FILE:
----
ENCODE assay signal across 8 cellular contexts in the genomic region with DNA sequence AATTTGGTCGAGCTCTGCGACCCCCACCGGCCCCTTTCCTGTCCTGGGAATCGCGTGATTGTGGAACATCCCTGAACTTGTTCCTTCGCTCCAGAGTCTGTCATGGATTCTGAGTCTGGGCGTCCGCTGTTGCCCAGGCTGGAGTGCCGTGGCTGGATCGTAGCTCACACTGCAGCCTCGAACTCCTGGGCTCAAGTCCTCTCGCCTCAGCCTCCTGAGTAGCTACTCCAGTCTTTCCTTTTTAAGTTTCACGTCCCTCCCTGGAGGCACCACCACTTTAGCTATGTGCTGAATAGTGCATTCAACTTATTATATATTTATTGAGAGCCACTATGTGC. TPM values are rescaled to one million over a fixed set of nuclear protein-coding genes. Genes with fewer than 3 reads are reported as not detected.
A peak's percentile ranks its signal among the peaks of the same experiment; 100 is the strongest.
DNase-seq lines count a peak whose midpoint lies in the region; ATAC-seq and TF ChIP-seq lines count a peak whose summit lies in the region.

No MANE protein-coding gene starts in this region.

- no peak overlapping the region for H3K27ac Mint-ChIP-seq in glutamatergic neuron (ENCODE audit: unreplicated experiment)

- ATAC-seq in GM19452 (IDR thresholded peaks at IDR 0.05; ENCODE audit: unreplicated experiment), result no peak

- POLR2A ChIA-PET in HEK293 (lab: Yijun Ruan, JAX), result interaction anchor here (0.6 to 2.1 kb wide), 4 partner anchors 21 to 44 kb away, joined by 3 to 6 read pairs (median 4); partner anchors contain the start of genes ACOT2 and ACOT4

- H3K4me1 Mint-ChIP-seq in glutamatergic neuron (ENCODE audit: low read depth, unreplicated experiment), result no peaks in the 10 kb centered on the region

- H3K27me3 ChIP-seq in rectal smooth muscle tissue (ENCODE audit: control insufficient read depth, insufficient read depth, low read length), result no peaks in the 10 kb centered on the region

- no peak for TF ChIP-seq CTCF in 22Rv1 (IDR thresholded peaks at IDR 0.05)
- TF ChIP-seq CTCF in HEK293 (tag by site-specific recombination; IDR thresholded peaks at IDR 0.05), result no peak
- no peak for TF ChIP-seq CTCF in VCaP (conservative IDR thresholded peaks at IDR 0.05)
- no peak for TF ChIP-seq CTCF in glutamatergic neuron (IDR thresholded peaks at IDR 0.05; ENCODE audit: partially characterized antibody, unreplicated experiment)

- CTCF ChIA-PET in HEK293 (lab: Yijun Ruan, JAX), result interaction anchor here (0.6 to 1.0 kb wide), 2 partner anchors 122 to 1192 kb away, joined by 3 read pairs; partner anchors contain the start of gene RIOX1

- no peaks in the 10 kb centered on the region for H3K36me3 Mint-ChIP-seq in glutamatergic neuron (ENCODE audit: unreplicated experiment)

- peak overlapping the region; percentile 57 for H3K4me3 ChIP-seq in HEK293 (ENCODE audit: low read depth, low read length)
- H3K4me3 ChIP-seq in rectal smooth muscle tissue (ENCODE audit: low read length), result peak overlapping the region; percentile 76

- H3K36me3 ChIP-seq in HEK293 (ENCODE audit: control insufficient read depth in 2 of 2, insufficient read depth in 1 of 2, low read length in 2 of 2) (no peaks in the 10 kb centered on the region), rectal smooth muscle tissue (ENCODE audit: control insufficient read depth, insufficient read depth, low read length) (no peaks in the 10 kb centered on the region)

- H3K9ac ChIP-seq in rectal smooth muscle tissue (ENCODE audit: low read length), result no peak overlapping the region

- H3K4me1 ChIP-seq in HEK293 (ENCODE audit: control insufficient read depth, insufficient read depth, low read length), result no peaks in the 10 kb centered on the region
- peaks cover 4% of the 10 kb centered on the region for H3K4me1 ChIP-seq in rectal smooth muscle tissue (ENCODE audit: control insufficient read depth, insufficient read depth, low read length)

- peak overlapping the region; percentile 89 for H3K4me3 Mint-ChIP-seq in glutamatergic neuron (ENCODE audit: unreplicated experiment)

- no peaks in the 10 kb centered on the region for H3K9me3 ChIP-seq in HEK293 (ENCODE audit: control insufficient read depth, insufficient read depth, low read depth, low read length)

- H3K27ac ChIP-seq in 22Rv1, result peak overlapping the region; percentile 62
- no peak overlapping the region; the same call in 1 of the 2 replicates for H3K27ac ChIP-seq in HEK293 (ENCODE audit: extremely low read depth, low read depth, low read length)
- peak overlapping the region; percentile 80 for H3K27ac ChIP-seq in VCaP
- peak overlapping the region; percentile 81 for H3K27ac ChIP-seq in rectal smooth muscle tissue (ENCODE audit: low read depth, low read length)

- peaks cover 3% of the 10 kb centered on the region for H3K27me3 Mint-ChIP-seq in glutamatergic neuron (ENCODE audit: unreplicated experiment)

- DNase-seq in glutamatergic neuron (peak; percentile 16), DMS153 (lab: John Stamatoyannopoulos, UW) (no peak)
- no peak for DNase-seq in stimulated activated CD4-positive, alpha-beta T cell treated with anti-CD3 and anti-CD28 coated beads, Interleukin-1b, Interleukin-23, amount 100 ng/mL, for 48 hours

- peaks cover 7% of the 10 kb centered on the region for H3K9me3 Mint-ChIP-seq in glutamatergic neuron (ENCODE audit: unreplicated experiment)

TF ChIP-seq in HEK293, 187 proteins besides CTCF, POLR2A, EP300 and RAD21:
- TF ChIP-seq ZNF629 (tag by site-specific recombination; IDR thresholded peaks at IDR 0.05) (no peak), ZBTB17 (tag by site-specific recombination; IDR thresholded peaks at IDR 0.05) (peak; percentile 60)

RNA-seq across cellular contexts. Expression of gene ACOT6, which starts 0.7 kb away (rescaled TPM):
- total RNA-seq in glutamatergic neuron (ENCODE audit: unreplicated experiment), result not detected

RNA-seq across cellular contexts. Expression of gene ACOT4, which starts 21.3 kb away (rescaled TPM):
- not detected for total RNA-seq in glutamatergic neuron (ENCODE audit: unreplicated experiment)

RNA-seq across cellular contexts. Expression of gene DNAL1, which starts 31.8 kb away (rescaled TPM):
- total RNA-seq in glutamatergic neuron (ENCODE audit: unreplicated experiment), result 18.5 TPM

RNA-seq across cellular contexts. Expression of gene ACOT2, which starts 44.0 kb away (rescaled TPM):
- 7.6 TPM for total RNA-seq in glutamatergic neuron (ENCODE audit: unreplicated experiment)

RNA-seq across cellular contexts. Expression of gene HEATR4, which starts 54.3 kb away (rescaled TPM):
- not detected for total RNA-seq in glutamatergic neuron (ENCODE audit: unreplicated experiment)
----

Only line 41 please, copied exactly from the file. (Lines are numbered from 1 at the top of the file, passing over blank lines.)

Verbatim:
- 7.6 TPM for total RNA-seq in glutamatergic neuron (ENCODE audit: unreplicated experiment)